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CRPLA Event - Heather Altfeld and Troy Jollimore: ‘Dreams and Journeys: Two California Writers’
R0.04

Centre for Research in Philosophy, Literature and the Arts

 

Thursday 12 October, R0.04, 5-7pm

Heather Altfeld and Troy Jollimore: ‘Dreams and Journeys: Two California Writers’

 

Heather Altfeld is a poet and essayist. She teaches in the Honors Program and for the Department of Comparative Religion and Humanities at California State University, Chico. Altfeld's first book, The Disappearing Theatre, won the 2015 Poets at Work Prize. She is the 2017 recipient of the Robert H. Winner Award from the Poetry Society of America and the 2015 recipient of the Pablo Neruda Prize for Poetry. Her work appears or is forthcoming in Conjunctions Magazine, Aeon, Orion Magazine, Narrative, ZYZZYVA, Poetry Northwest, and others.

 

Altfeld's second book of poems, Post-Mortem, was selected for the 2019 Orison Prize. Spanning ages and species and cultures, it pays tribute to the passing glory of this planet and all that our hands have made. Eric Pankey writes, "Post-Mortem is a brilliant, baroque, and word-crazed collection of poems. While the primary mode of the poems is elegiac (many taking as their forms obituaries, autopsies, and kaddishes), one cannot help but delight in Altfeld's reverie and in the breadth and depth of her inquiry, her exploration, her katabasis as she leads us like Virgil through a stunning and elaborate posthumous world."

 

 

Troy Jollimore is the author of three books of philosophy and four books of poetry, and the editor of the forthcoming book, The Virtue of Loyalty (Oxford University Press, 2024). He received the National Book Critics Circle Award for poetry in 2007, and a Guggenheim Fellowship in 2013; his third poetry collection, Syllabus of Errors, was selected by the New York Times as one of the ten best poetry collections of 2015. His philosophical work often centers on personal relationships and the emotional phenomena they involve, particularly as related to friendship, romantic love, and various forms of loyalty.

 

He has also published on topics including admirable immorality, the ethics of terrorism, practical reasoning and the nature of instrumental reason, grief, anxiety, philosophy of poetry, and the philosophical dimensions of depictions of love in such films as Her, Eternal Sunshine of the Spotless Mind, Rear Window, and Vertigo. In his essays and reviews for mainstream nonacademic publications he has addressed topics including relations between religion and science, questions regarding quality of life and competing conceptions of the good life, issues of political resistance and individual conscience in morally imperfect societies, the value of humanities-based education, and the increasing glorification of strictly quantitative, "data-driven" evaluative practices at the expense of qualitative evaluation and appreciation.

 

Heather and Troy will read from their work, followed by a conversation.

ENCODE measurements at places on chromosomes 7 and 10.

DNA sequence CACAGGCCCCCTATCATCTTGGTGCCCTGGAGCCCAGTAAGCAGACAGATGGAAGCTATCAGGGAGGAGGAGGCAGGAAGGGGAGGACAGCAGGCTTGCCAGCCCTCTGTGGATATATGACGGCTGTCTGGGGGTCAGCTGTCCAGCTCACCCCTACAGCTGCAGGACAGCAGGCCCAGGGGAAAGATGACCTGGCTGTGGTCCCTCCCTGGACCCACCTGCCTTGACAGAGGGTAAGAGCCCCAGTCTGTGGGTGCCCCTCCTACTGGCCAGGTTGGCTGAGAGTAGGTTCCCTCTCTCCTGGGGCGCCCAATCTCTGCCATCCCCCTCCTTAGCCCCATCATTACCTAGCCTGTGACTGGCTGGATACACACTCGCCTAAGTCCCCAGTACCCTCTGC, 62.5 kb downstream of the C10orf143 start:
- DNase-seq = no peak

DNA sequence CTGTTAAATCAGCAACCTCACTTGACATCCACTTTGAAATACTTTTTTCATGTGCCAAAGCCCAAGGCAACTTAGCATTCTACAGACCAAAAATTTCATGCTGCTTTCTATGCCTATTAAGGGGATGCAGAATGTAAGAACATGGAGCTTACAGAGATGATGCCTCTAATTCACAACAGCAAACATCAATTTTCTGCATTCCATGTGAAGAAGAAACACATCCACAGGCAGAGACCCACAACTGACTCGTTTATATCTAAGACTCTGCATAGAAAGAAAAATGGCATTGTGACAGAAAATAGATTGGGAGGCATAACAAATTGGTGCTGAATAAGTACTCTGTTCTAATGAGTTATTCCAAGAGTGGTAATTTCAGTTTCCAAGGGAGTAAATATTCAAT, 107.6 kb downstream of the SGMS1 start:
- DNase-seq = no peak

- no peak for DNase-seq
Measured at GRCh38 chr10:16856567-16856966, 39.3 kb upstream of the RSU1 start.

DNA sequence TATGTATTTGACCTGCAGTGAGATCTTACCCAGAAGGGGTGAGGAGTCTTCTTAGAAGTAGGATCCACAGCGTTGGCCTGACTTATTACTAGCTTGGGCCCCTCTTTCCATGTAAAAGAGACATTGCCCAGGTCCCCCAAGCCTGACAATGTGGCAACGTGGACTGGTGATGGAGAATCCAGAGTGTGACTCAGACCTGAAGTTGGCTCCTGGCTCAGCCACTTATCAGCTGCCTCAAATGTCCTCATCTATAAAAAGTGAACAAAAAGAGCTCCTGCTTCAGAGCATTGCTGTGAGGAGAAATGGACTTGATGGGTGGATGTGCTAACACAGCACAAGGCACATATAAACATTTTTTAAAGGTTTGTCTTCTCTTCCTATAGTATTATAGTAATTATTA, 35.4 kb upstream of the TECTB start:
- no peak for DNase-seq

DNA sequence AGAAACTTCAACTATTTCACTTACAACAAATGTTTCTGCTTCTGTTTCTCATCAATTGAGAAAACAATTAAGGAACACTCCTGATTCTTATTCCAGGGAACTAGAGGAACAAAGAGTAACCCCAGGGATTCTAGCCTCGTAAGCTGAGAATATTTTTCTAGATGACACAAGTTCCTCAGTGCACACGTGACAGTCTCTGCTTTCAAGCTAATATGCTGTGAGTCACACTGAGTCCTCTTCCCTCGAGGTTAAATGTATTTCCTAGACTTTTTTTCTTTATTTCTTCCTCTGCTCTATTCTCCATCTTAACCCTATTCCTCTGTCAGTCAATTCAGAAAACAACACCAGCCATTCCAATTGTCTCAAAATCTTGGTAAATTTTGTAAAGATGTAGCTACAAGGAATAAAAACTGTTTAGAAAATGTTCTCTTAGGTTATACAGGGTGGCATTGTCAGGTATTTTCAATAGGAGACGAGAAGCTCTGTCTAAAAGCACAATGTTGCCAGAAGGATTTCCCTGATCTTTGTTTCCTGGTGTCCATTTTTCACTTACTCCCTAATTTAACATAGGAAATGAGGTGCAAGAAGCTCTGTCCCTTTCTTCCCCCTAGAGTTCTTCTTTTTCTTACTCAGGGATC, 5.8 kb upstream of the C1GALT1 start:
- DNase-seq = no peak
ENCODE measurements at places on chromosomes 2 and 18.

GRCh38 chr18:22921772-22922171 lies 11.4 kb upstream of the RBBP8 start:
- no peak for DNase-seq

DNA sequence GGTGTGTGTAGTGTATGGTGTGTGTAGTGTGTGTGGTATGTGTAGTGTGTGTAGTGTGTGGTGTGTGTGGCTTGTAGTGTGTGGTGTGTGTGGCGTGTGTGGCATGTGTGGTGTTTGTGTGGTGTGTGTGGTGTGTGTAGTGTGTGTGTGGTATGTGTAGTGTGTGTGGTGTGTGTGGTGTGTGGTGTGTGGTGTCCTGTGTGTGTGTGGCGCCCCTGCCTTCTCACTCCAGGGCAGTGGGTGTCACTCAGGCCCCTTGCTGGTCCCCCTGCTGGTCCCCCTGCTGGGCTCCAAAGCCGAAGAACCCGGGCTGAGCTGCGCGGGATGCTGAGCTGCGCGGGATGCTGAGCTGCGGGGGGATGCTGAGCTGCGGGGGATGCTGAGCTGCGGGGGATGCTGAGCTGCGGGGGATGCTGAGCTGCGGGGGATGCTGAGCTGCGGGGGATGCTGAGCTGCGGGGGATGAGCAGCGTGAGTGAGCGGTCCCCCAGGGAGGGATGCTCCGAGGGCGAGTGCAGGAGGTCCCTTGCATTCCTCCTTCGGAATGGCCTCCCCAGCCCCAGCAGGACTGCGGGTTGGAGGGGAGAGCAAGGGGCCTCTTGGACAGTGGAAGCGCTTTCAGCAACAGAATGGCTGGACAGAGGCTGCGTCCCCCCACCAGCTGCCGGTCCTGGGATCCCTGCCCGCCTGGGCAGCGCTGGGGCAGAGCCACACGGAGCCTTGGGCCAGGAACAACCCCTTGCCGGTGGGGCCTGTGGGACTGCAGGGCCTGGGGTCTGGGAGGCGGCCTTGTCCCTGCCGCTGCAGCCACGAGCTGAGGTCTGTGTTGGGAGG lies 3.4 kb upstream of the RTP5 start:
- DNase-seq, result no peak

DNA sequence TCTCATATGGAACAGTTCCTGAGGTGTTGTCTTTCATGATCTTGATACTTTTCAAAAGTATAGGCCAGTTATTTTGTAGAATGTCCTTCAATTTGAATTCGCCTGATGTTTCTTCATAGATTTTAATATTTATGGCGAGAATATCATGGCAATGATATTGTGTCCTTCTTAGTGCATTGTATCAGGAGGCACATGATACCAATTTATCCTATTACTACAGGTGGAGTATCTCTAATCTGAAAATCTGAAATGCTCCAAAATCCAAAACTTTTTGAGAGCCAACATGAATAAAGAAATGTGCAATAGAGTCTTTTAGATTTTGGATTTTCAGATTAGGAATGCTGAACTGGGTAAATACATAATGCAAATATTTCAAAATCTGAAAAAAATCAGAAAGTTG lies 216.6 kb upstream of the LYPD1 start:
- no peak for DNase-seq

Tue 24 Oct, '23
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CANCELLED - CRPLA Event - Antal Bokay: ‘Hysteria-Criticism and Paranoia-Criticism: Surrealism's Adventures with Psychoanalysis and the Mysteries of the Soul’
R0.14

Surrealism, a major movement of late modernism in the 1920s and 1930s, showed an enigmatic parallel with and interest in psychoanalysis as the poets, painters and novelists tried to open a new depth of personal self-understanding. They were “loving Freud madly”: they studied psychoanalysis, Breton and Dalí visited Freud, and they integrated the basic ideas of psychoanalysis into their literary and theoretical discourses. Breton put the dream and automatism at the centre and developed a kind of hysteria-criticism, while Dalí introduced a more radical paranoia-criticism in his theories and creative work. Dalí’s work showed important parallel ideas with the psychoanalysis of the early Jacques Lacan. Dalí in 1938 visited Freud in London and took with him his freshly finished picture “The Metamorphosis of Narcissus”. This major painting is an excellent summary of his paranoia-criticism. The structuring of the picture, and the act of imagining the world through a paranoid-critical method, creates a surrealistic-hallucinatory psycho-analysis, and speaks of Dali’s narcissistic lacks and excesses as well as our own.

Tue 5 Dec, '23
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CRPLA Event - Helmut Schmitz: ‘How To Have One's Cake And Eat It: Navid Kermani's Große Liebe, Sufi Mysticism, And Paradoxical Cultural Identities’
R0.14

Navid Kermani’s novel Große Liebe (2014, Love Writ Large) charts the development of a young teenager’s infatuation with an A-level student in the early 1980s in Germany. The love story is refracted through the adult narrator’s reflections and through readings from Sufi mysticism and Nizami’s 12th ct. epic poem Lailï and Majnûn. This creates a narrative framework in which (Iranian and Muslim) cultural sources and (West German) cultural memory subtly comment on one another, allowing Kermani to ironically undermine both contemporary masculinity and his narrator’s former self as lover while simultaneously reflecting on the cultural and religious traditions of his own background and their relations to a Western tradition of love. The paper examines Kermani’s ironic narrative construction in the context of his construction of a paradoxical cultural identity.